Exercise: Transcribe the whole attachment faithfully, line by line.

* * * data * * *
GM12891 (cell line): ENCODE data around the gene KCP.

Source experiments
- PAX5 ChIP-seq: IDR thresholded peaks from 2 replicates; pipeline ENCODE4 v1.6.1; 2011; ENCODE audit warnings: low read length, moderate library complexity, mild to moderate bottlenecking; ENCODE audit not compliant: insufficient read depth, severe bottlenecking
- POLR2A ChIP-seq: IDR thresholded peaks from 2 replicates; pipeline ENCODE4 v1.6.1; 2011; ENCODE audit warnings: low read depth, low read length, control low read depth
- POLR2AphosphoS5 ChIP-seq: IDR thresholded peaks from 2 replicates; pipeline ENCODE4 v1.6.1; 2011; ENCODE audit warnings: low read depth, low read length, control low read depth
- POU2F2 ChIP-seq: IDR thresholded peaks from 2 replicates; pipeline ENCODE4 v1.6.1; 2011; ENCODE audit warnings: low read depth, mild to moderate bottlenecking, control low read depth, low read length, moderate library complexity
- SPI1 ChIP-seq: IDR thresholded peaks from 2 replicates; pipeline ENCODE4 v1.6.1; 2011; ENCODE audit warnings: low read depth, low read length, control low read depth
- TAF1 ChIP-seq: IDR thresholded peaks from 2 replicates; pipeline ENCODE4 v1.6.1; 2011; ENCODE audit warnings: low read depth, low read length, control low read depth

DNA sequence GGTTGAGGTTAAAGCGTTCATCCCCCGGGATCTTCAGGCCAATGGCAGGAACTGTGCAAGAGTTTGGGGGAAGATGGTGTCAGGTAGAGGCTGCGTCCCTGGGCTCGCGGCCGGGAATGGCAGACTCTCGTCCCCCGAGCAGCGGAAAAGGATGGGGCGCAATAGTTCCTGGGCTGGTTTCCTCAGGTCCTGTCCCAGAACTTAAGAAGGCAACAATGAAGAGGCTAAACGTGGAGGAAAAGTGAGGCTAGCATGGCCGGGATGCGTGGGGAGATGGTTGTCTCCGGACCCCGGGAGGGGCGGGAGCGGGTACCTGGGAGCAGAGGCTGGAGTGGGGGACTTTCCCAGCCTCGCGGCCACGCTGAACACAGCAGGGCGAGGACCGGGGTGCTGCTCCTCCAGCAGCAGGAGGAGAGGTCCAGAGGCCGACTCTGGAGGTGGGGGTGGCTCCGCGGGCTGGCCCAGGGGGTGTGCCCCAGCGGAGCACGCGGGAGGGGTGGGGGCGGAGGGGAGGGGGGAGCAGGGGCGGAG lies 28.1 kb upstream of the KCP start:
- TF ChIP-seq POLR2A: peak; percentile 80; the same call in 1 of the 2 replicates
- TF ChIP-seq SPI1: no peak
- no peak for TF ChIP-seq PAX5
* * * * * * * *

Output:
GM12891 (cell line): ENCODE data around the gene KCP.

Source experiments
- PAX5 ChIP-seq: IDR thresholded peaks from 2 replicates; pipeline ENCODE4 v1.6.1; 2011; ENCODE audit warnings: low read length, moderate library complexity, mild to moderate bottlenecking; ENCODE audit not compliant: insufficient read depth, severe bottlenecking
- POLR2A ChIP-seq: IDR thresholded peaks from 2 replicates; pipeline ENCODE4 v1.6.1; 2011; ENCODE audit warnings: low read depth, low read length, control low read depth
- POLR2AphosphoS5 ChIP-seq: IDR thresholded peaks from 2 replicates; pipeline ENCODE4 v1.6.1; 2011; ENCODE audit warnings: low read depth, low read length, control low read depth
- POU2F2 ChIP-seq: IDR thresholded peaks from 2 replicates; pipeline ENCODE4 v1.6.1; 2011; ENCODE audit warnings: low read depth, mild to moderate bottlenecking, control low read depth, low read length, moderate library complexity
- SPI1 ChIP-seq: IDR thresholded peaks from 2 replicates; pipeline ENCODE4 v1.6.1; 2011; ENCODE audit warnings: low read depth, low read length, control low read depth
- TAF1 ChIP-seq: IDR thresholded peaks from 2 replicates; pipeline ENCODE4 v1.6.1; 2011; ENCODE audit warnings: low read depth, low read length, control low read depth

DNA sequence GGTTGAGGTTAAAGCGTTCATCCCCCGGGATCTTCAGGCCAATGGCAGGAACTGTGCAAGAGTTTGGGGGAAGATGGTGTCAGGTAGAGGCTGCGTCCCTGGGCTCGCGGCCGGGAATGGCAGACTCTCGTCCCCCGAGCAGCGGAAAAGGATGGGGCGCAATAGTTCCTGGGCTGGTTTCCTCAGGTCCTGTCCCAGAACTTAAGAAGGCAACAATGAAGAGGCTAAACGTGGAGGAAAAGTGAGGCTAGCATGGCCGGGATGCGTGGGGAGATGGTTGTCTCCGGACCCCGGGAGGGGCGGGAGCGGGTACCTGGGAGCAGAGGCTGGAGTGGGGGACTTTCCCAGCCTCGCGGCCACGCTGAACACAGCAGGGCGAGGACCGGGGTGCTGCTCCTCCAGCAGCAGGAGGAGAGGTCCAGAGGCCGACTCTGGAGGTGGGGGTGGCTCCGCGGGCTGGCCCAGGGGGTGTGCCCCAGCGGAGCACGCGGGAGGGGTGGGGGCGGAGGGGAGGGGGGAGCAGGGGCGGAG lies 28.1 kb upstream of the KCP start:
- TF ChIP-seq POLR2A: peak; percentile 80; the same call in 1 of the 2 replicates
- TF ChIP-seq SPI1: no peak
- no peak for TF ChIP-seq PAX5